As at the top, so beneath. The dearth of worthy leadership is more and more evident as is the disdain the leaders have for thepublic. Our President Major-General is a relic of an era we thought bygone, awarning of what lies in wait if we persist indenial. Sirens not heeded are usually followed by ignominious collisions with immovable objects, beneath the waterline. The DSS’s show of shame in the Sowore debacle evidenced the depth of decline. The whole apparatus of government is dishonest and is being systematically enabled by a presidency that has given court orders short shrift. Who are the enablers of this gross abuse? If I am right and President Major-General is only peripherally engaged, we would do well to shine a torch on the hands rocking the cradle. The arithmetic of our aggregation does not add up. It is impossible for a country of nearly 200million people and over 500 languages to interminably stagger along without direction and expect a happy ending. Our reckoning is always just around the corner as no nation is interminably absolved of the consequences of its historical footprint. The implausibility of our current arrangements strain credulity, and all the time the malevolent in our midst make hay while the sun does not shine. Every time I witness the latest inanity from public persons (mostly of dubious provenance), I wonder how long it can go on for.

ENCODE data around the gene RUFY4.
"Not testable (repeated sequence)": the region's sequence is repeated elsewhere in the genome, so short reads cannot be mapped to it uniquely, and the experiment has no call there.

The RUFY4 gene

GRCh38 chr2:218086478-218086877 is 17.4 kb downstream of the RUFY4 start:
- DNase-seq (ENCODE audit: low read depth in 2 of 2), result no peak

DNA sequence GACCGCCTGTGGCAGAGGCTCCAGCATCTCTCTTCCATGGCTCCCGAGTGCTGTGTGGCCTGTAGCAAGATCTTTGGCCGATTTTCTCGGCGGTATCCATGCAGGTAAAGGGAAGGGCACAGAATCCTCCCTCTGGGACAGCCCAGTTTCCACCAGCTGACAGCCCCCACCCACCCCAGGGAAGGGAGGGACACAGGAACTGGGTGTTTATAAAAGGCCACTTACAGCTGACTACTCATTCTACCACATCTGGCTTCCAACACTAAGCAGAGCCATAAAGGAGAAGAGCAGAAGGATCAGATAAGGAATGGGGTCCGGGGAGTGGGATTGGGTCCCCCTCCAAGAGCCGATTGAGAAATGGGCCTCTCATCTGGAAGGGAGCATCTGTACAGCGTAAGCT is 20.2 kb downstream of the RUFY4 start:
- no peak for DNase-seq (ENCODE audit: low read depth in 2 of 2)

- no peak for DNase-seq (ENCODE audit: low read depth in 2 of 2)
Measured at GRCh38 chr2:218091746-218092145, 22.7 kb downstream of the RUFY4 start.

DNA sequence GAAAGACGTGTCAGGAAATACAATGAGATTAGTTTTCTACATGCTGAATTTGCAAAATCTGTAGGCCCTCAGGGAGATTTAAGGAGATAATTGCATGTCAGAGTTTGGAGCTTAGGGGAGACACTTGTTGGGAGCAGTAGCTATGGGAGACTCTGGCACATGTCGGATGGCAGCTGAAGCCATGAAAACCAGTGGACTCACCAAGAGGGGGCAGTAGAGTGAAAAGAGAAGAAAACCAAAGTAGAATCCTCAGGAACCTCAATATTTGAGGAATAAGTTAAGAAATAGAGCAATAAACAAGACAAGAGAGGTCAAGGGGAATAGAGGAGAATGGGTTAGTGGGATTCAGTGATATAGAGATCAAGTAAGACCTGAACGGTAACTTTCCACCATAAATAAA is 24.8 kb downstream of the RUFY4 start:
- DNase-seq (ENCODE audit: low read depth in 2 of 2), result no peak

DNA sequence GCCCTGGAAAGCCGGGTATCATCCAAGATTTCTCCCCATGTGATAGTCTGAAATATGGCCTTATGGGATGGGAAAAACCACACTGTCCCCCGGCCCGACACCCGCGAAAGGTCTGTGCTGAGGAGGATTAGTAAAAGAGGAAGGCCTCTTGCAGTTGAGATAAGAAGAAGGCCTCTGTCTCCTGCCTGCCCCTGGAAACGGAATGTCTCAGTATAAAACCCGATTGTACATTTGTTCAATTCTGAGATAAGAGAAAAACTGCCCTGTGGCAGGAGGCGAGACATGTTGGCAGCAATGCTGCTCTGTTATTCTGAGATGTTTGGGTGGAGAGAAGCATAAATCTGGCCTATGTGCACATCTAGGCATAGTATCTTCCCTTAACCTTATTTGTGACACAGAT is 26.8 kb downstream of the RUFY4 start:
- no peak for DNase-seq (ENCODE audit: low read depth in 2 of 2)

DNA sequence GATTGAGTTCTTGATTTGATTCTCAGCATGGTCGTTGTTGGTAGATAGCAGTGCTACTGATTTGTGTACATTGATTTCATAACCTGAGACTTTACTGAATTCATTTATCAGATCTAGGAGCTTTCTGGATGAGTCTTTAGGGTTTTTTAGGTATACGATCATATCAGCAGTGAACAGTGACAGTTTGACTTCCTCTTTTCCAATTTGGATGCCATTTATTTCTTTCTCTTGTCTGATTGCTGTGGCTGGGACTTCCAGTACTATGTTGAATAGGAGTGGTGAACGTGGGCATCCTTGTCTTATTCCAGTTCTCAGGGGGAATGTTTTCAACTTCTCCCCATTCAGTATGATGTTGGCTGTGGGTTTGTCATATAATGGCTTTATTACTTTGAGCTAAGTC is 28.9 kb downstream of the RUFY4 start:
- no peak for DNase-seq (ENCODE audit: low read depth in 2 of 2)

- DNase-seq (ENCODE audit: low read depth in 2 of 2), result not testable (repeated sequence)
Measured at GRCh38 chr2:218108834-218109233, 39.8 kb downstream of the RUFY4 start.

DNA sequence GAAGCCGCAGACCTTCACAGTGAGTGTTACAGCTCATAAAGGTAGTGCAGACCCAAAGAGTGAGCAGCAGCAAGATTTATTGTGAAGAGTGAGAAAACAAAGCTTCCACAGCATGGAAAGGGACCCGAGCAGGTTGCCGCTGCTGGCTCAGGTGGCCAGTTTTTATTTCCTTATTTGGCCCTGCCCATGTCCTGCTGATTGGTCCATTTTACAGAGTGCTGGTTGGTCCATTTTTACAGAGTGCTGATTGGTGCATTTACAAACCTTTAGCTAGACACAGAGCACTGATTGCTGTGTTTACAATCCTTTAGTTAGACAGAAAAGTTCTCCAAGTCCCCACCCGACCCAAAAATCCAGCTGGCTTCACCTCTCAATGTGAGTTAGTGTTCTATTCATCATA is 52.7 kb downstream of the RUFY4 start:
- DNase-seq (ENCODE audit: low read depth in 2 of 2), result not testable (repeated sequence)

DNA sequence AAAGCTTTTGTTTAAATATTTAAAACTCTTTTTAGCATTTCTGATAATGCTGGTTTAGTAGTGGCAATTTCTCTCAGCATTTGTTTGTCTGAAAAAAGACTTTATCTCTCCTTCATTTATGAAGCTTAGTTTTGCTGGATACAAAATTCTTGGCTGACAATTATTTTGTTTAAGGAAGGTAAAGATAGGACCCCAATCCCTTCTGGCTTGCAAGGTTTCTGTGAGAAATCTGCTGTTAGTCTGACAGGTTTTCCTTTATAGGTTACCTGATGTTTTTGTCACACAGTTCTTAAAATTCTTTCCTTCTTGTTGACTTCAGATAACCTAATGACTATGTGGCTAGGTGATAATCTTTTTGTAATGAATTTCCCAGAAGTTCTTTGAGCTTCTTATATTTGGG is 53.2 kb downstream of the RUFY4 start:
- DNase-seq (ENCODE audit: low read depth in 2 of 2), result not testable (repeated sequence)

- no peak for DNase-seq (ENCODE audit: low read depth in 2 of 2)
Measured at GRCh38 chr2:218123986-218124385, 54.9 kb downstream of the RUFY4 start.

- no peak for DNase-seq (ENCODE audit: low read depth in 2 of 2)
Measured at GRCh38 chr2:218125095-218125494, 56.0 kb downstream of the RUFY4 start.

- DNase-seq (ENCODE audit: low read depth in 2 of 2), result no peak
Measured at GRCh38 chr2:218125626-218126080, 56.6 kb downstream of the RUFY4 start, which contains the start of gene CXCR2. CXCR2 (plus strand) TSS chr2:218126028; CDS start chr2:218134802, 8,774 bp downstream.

It is pure myth to imagine that one can decouple our dreadful leadership from the cesspool from which it repeatedly emerges. This Fourth Republic is on its fourth president and not one of them has shown a jot of vision to galvanise this nation. We can only defy deductive reasoning for so long; Nigeria approaches a rendezvous with its history. At the heart of our misdirection lies the grasping hand of a political class that cannot see beyond the narrow confines of personal acquisitiveness, whether of pecuniary benefit or of power.

We are caught in a pincer movement between a clearly clueless president and a political ecosystem that rewards avaricious adventurism. In what ought to be the season of faith, hope and charity, we are totally bereft of seasonal cheer. There has been a loss of faith in faith; not in the ethereal invisible hand type of faith but of faith in the ability of governments to provide answers. Like power, the hunger for answers abhors a vacuum. Hope is an ever-present accompaniment of the human story, even when reasons for hope are trampled on. After my God and myself, is it my local government, my state government or the federal government in which I am to invest hope? There is no triumph for hope here, at best it must be placed on hold.

As for charity, Oju anuwatifo! We have been so numbed that even as we approach the celebration of the single most influential and transformative life in the history of homo sapiens, we are unable to summon up charity towards our brethren. And this at a time in which destitution is so rampant it is normative. There is reason aplenty for despair. There is also the story of a child born in a manger, hounded into Egypt and eventually triumphant over matter and science. So, while we await, I wish you well!


In this article:
Abiola Phillips